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  5. "Tha e a' faireachdainn blàth…

"Tha e a' faireachdainn blàth."

Translation:He is feeling warm.

December 18, 2019



I do not hear the "a" before faireachdainn - only the "e" ... is this common in speech ?!


I think the pronoun e and the contraction a' get blended when spoken. I hear a vague "eya" right before the "fair..." and if it was "i" that should be eeya. And of course "tha" is pronounced "(h)aa" so you have a whole string of vowel sounds there. IME once you know a language well enough to know what ought to be there, your ear either picks this sort of thing out or fills them in. Best way I know to get there is to listen to sound files like this one over and over while reading the words -- tracing them with a finger if need be. (Reading the German-to-English comments sections, people complain BITTERLY about the sound files, but to my native New Englander ear, they are almost all just fine.)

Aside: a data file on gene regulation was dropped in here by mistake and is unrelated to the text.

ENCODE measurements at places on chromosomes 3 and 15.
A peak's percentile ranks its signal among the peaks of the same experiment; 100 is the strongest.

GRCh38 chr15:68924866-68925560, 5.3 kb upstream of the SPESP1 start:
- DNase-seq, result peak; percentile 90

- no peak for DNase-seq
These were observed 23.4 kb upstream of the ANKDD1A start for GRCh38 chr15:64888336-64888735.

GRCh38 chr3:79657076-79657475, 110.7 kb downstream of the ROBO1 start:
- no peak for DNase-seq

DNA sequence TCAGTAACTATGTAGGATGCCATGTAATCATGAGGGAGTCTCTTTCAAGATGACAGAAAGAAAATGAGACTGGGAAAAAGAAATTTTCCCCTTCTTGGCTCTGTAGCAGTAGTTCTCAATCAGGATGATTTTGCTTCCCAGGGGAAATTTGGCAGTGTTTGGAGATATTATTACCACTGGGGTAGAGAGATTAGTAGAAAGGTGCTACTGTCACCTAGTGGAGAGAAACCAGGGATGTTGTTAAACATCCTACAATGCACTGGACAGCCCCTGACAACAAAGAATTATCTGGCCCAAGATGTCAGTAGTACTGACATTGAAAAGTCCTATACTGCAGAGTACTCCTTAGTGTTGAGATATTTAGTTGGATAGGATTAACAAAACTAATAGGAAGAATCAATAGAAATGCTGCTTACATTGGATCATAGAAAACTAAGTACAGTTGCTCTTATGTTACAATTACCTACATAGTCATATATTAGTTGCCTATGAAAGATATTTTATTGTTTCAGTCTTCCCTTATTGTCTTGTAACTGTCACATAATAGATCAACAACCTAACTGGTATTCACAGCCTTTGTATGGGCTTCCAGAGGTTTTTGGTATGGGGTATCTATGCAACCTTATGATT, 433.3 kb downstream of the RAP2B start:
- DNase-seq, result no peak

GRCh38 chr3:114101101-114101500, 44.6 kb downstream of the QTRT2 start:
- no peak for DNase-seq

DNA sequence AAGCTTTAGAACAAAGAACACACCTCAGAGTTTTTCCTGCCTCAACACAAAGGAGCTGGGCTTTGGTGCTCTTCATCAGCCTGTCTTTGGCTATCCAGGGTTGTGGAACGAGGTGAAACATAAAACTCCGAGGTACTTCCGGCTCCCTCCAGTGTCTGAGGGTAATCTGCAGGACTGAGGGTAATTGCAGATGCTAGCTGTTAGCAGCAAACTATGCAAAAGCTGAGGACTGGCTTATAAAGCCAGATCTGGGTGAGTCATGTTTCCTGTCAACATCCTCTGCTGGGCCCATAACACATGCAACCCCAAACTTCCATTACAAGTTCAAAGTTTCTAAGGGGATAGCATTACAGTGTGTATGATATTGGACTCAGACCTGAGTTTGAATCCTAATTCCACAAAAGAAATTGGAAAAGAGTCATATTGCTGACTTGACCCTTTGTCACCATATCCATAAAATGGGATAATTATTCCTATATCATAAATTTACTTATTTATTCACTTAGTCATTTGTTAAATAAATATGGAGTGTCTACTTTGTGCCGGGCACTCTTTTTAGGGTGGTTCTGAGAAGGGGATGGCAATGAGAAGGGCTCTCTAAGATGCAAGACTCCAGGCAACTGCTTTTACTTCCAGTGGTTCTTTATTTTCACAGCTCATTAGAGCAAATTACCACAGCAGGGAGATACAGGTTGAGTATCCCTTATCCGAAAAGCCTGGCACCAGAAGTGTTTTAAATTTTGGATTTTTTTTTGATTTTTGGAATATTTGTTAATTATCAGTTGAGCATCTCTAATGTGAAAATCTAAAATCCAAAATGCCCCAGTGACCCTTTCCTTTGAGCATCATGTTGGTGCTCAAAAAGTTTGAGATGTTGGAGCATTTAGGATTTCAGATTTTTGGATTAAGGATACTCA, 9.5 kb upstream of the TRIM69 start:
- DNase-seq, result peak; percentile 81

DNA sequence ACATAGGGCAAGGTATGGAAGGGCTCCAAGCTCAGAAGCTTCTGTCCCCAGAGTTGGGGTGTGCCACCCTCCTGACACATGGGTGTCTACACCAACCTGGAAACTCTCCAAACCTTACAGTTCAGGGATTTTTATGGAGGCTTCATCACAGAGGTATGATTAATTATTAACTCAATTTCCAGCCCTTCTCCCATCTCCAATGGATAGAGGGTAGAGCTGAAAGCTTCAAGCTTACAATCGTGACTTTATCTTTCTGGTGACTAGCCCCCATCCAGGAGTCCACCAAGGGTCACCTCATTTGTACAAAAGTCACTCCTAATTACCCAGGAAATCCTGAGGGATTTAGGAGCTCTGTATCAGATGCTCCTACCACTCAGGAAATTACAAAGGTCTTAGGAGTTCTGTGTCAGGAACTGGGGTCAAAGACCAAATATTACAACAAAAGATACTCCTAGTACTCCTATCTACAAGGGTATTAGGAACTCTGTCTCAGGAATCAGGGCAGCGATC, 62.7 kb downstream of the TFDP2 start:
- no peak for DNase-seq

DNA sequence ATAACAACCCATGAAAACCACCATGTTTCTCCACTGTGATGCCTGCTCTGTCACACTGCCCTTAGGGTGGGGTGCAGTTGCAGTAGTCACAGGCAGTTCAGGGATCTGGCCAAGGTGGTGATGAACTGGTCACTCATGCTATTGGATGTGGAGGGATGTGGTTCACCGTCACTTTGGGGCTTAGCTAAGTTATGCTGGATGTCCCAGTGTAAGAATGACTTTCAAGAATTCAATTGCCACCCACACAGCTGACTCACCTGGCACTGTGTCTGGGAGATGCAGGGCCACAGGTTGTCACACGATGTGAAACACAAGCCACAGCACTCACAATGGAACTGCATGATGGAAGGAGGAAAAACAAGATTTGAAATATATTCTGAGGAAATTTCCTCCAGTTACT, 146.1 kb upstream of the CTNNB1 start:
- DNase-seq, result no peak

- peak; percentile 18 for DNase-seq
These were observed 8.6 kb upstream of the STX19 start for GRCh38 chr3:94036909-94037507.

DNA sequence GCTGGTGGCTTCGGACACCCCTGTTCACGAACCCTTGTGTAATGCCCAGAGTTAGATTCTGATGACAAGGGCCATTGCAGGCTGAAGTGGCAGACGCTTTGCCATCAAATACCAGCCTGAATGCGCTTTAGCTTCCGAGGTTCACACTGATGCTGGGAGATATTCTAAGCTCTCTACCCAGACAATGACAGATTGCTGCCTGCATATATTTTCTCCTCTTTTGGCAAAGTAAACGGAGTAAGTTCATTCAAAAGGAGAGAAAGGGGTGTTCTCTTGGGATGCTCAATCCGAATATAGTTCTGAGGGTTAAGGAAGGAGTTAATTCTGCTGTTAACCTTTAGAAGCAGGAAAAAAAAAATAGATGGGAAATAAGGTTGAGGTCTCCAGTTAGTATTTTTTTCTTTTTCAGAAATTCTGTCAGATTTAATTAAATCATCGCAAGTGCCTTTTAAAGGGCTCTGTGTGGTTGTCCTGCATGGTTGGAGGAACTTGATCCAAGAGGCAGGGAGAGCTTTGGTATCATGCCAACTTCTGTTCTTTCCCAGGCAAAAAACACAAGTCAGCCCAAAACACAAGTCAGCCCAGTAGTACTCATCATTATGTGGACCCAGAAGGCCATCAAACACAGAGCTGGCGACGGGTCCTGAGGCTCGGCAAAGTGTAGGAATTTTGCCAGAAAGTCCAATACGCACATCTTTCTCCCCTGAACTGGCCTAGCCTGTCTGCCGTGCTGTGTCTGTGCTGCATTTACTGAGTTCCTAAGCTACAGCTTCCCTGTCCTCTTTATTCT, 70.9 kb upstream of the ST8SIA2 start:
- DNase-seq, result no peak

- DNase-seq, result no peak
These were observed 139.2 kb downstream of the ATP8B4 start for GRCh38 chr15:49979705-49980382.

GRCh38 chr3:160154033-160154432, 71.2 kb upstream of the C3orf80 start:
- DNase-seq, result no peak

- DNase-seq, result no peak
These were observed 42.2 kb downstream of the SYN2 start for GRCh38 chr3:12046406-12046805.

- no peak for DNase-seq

The word after 'tha' in this vocal is very unclear. I heard 'thu' not 'e'.


Why do you need an 'a' before faireachdainn?


On the thread I have just listened to, the (female)speaker seems to omit the "e" or at least swallow it.


This could as well be simply "tha e blàth" without using a' faireachdainn


'Tha e blàth' would be translated as he is warm.


In what context is this used? Does it mean he feels warm as in he has a fever? Or is it that he is feeling overheated?

Tapadh leibh!


Why is it e for it here instead of i as it has been mostly?


Because it's a he (person) and the "i" means either "she" or "it" when you are talking about weather


The subject being a person here, "e" is "he," whereas "i" is "she."

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